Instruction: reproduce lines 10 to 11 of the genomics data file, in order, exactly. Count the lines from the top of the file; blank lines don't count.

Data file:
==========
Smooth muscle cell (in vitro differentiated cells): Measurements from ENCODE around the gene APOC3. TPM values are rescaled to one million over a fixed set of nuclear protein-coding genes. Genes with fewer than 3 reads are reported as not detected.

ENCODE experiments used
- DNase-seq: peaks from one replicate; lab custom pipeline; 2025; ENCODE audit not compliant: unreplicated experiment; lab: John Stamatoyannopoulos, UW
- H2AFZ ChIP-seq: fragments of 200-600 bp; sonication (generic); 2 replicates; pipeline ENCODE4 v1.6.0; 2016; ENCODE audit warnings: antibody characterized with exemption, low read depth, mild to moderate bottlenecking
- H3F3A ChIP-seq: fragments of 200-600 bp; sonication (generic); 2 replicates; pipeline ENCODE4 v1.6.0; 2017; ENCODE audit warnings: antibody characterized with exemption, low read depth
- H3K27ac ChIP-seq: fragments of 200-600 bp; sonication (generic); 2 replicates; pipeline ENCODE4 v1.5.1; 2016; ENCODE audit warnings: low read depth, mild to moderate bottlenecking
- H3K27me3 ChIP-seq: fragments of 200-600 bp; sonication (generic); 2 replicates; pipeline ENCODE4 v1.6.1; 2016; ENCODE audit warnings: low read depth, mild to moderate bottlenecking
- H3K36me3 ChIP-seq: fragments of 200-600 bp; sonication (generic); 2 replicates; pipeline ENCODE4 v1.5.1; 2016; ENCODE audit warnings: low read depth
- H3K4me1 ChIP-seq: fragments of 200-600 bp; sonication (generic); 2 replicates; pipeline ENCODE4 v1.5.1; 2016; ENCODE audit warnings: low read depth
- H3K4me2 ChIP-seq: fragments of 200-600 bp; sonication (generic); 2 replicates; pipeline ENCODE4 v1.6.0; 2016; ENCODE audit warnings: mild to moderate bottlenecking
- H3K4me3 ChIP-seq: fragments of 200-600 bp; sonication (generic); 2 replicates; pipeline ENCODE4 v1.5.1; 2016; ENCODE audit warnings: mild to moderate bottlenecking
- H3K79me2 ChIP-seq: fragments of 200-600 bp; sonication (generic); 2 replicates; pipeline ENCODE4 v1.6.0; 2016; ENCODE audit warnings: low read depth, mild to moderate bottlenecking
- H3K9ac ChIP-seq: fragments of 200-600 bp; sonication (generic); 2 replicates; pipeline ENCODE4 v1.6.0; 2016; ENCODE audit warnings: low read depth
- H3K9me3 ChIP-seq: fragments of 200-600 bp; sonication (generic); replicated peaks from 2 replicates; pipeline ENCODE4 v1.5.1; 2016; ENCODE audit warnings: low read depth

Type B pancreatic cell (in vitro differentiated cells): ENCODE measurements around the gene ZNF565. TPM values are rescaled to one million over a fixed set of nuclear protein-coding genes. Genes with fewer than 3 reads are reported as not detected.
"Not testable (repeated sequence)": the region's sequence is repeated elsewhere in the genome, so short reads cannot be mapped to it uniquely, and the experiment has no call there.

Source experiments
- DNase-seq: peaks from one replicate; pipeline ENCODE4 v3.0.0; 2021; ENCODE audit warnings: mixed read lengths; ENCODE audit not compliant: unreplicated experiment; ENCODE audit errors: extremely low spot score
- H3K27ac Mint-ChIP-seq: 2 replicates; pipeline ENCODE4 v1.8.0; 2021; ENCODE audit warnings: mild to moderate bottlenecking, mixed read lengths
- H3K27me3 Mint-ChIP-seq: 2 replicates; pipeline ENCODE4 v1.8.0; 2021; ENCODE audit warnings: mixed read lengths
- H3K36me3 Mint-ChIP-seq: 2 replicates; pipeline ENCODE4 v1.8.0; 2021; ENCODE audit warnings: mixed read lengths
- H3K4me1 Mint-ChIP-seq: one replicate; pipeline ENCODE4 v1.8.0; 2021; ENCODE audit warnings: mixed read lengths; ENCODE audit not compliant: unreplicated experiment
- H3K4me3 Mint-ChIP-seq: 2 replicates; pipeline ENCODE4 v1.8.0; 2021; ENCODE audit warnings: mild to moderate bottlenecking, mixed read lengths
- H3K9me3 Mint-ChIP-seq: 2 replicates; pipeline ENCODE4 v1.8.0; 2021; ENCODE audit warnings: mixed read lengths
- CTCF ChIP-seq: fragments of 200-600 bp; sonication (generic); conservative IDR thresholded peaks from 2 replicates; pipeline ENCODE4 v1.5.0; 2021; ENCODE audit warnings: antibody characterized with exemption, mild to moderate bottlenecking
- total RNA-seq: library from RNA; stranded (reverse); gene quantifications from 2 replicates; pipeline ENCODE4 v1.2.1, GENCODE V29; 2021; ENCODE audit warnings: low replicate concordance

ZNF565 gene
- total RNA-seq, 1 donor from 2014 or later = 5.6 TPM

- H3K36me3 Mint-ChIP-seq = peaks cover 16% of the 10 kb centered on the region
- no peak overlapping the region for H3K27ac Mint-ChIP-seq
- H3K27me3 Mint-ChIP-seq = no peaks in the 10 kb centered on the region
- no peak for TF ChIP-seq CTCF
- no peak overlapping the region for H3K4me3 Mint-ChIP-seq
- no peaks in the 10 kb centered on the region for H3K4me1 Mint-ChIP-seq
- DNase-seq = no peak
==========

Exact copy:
- H3K4me2 ChIP-seq: fragments of 200-600 bp; sonication (generic); 2 replicates; pipeline ENCODE4 v1.6.0; 2016; ENCODE audit warnings: mild to moderate bottlenecking
- H3K4me3 ChIP-seq: fragments of 200-600 bp; sonication (generic); 2 replicates; pipeline ENCODE4 v1.5.1; 2016; ENCODE audit warnings: mild to moderate bottlenecking